Geraldine Hepp
Amani Institute Changemaker Community
A community for impact - Amani Institute Changemaker Community
60+ Countries
Professionals who create social impact
50,000 €

The reason for this community to start was a shared learning experience individuals went through. The bonds created lasted past the program and many people wanted to stay in touch. The community emerged naturally. Nevertheless, challenges emerged in the areas of trust, ownership, accountability or technology. The case describes how those challenges got tackled and what plans the community has to move to the next level in the future.

Responding to the shortage of leaders in the social sector, the Amani Institute strives to develop professionals who create social impact through new models of education and training that help them develop the practical skills, networks, and experiences needed for long-term career success.

How did you start your community?

The core of our community is comprised of Amani Institute Social Innovation Management Fellows and our team. In a second layer we include our instructors and partners as part of the larger community. In fact, their support helped us launch our work in the first place. The core community naturally emerged as we started our post-graduate program in Social Innovation Management in Kenya in 2013. Our Fellows, who come from all over the world, are pursuing work that creates social impact. As a result of their intense learning journey, many feel that their peers and the Amani Institute team have a common language, aligned values and a shared vision for a just and healthy world. They also feel a sense of belonging and find that being in touch with each other helps reignite their inspiration, enthusiasm and commitment to making impact professionally as changemakers.

Because the change driven by our Fellows is directly linked to our impact as an educational organisation, it is important for us to stay closely in touch using informal mentorship and by connecting them to opportunities and to each other as well as to relevant partners, resources and networks around the globe. They also play a crucial role in expanding the community as around 30-40% of successful new applicants to our program in Social Innovation Management come via a recommendation of previous Fellows in the community.

Every time a new class graduates, the community grows. After our five-year anniversary, which included an alumni reunion in Kenya (2017), we became more intentional about how to build the right structure and systems for this growing global community. To date, we have been prototyping various community projects to start testing systems and processes that might enable the community to work at scale as well. We held a second global summit in February 2019 in Brazil and are now focusing on taking the community to the next level.

What were/are the primary challenges you have encountered?
  • Transition: Creating the right type of support system to help with the transition from an intense learning journey to the real-world, including partnerships to make it easier for them to find jobs or continue their professional education.
  • Confidence: As many of our Fellows are intrapreneurs, we seek to build pride and confidence for their roles that are often ‘under the radar’ to help amplify their work and efforts alongside larger teams and entrepreneurs.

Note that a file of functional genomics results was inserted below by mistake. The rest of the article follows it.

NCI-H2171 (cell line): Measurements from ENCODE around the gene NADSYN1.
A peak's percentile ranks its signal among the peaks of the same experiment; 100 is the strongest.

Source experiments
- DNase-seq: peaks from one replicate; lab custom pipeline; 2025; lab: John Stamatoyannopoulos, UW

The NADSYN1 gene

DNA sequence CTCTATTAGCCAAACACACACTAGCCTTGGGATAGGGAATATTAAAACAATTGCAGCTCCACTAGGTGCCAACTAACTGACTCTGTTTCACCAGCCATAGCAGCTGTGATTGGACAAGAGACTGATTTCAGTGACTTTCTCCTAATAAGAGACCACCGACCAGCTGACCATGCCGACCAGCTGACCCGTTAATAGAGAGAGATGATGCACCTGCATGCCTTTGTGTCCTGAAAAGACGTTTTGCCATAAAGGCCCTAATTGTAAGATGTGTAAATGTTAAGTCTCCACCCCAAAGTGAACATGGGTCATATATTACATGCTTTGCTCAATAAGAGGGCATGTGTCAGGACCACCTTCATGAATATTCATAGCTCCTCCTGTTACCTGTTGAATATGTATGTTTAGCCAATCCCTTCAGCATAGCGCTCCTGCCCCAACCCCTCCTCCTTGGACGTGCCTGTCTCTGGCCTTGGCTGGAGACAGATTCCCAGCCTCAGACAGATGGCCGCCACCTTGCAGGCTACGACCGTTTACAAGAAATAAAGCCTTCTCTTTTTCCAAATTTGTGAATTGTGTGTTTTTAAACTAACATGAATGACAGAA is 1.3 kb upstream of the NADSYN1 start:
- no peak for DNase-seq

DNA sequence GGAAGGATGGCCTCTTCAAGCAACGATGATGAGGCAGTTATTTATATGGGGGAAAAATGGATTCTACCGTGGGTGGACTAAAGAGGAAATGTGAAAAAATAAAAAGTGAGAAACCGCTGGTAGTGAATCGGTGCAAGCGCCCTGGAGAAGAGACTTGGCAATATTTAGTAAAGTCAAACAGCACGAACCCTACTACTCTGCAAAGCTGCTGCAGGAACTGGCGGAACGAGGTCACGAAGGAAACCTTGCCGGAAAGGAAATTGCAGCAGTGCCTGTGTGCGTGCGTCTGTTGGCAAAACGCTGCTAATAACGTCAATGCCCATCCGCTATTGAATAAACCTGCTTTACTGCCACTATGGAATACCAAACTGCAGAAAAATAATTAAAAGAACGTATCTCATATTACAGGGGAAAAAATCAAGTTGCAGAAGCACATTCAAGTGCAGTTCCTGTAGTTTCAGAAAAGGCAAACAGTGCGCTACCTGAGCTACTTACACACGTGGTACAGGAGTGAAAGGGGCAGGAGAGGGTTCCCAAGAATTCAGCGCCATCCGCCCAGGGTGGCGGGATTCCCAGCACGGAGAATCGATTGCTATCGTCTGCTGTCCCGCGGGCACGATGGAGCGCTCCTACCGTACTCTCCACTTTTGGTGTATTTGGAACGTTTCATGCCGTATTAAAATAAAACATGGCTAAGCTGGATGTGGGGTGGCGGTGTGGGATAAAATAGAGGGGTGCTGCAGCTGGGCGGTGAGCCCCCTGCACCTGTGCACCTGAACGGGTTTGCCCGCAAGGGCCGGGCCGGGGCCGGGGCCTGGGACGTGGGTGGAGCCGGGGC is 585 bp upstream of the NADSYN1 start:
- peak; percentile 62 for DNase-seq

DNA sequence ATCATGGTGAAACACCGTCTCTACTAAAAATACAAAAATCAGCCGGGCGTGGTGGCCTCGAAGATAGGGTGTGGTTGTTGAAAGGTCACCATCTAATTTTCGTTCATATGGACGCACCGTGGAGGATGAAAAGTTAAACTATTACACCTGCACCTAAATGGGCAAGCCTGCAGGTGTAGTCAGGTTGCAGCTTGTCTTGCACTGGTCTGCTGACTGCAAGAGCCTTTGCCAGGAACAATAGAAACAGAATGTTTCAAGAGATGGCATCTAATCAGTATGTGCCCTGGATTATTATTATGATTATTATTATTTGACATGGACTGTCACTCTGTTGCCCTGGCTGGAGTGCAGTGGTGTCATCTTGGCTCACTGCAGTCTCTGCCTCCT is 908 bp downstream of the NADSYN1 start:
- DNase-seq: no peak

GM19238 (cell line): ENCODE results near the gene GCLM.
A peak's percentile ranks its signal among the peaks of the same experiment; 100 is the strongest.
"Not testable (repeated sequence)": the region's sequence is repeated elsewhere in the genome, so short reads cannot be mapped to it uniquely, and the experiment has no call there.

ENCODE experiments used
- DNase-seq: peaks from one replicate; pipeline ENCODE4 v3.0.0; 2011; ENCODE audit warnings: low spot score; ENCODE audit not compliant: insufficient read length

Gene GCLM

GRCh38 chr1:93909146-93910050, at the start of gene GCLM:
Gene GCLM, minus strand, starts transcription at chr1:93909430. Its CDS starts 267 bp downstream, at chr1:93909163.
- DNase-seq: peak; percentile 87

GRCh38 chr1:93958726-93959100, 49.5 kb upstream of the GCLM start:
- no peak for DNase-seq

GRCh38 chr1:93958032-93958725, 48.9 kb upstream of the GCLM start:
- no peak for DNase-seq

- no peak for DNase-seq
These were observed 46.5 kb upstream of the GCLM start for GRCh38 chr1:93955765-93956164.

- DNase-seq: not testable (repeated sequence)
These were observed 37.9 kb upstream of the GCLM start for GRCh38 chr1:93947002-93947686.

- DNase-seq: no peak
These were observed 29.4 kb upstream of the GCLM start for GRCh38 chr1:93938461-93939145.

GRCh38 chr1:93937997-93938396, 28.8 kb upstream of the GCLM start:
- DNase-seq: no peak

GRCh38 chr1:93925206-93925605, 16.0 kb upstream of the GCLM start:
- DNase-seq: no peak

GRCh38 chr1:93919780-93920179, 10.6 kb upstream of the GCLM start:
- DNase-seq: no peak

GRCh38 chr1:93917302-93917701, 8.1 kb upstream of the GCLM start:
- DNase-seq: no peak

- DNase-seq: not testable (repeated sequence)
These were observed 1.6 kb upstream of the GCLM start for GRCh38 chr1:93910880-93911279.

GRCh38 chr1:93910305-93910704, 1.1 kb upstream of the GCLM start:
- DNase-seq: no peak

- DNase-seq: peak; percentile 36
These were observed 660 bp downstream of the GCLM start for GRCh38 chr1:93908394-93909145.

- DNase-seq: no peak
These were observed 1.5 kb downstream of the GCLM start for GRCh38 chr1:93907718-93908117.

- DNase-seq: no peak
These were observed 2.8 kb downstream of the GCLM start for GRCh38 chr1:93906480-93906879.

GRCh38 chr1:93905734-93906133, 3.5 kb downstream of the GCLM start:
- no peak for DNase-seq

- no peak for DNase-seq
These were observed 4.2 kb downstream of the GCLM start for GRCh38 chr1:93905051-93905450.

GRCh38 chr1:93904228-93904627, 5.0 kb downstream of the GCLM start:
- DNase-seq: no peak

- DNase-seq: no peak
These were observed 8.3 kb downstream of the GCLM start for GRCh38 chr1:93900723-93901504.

• Trust: Building trust across classes i.e., providing productive offline and online interactions that facilitate a sense of trust and connection among Fellows from different classes. That makes sharing of ideas and resources easier.
  • Ownership and Leadership: Build ownership in the community for everyone to build the most amazing changemaker community possible. Defining the right ‘reward’ system for emergent leadership within our community and creating a culture of accountability and responsibility when people take on roles that serve our virtual and offline community.
  • Accountability: Holding each other accountable to our highest potential and build a culture of accountability in the community.
  • Scaling: Creating culture/systems for continued support of our Fellows from all classes to accelerate their careers and lives as changemakers while our community scales from ‘tribe’ (approx. 300 people) to ‘society’ (300+).
  • Technology: Delivering intuitive, easy-to-find (and use) platform solutions that make it easy for our members to engage with that solution.
How did you tackle challenges when you started and how are you tackling challenges now?

Transition: Initially we created an extension to the program to alleviate the transition phase. Now, we are figuring out how Fellows across the world can play a bigger role in welcoming new graduates into their cities and form sub-communities of support at the local level. At the moment we have a revolving door policy that allows all Fellows to ask for support from the team and community however, we are trying to offload a lot of that to the community. It is a more sustainable model, particularly during the transition phase. We are also formalizing a network of impact organizations and institutions that recognize the value and quality of our training and are eager to hire our Fellows or accept them into further education programs.

Confidence: This is an ongoing process and best understood in the context of a ‘heropreneurship’ culture that has emerged in the context of social entrepreneurship. We are trying to understand what mix of stories, language, and activities can inspire pride and a sense of safety to share challenges and lessons learned with each other for the intrapreneurs amongst our Fellows.
Currently, we are experimenting with a mix of external and internal communication solutions such as celebrating hires of Fellows and stories of their work as impact team members externally, and lessons learned, peer support calls etc internally.